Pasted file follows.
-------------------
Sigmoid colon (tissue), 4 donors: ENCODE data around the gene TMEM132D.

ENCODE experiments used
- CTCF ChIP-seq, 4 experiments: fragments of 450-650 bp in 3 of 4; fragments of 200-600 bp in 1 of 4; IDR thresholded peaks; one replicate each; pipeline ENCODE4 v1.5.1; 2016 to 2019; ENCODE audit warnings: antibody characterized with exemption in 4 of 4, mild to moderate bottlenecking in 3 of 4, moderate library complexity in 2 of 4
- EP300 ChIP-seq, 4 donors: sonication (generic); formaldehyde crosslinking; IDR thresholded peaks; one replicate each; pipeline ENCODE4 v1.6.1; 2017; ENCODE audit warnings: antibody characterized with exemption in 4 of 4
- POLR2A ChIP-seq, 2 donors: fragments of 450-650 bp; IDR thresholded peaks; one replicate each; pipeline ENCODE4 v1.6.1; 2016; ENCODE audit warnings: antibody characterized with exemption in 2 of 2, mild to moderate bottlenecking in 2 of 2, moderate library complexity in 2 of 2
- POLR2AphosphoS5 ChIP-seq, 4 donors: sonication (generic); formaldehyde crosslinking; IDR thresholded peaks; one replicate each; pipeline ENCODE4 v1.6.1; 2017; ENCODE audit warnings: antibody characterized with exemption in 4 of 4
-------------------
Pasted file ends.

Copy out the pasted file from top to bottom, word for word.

Sigmoid colon (tissue), 4 donors: ENCODE data around the gene TMEM132D.

ENCODE experiments used
- CTCF ChIP-seq, 4 experiments: fragments of 450-650 bp in 3 of 4; fragments of 200-600 bp in 1 of 4; IDR thresholded peaks; one replicate each; pipeline ENCODE4 v1.5.1; 2016 to 2019; ENCODE audit warnings: antibody characterized with exemption in 4 of 4, mild to moderate bottlenecking in 3 of 4, moderate library complexity in 2 of 4
- EP300 ChIP-seq, 4 donors: sonication (generic); formaldehyde crosslinking; IDR thresholded peaks; one replicate each; pipeline ENCODE4 v1.6.1; 2017; ENCODE audit warnings: antibody characterized with exemption in 4 of 4
- POLR2A ChIP-seq, 2 donors: fragments of 450-650 bp; IDR thresholded peaks; one replicate each; pipeline ENCODE4 v1.6.1; 2016; ENCODE audit warnings: antibody characterized with exemption in 2 of 2, mild to moderate bottlenecking in 2 of 2, moderate library complexity in 2 of 2
- POLR2AphosphoS5 ChIP-seq, 4 donors: sonication (generic); formaldehyde crosslinking; IDR thresholded peaks; one replicate each; pipeline ENCODE4 v1.6.1; 2017; ENCODE audit warnings: antibody characterized with exemption in 4 of 4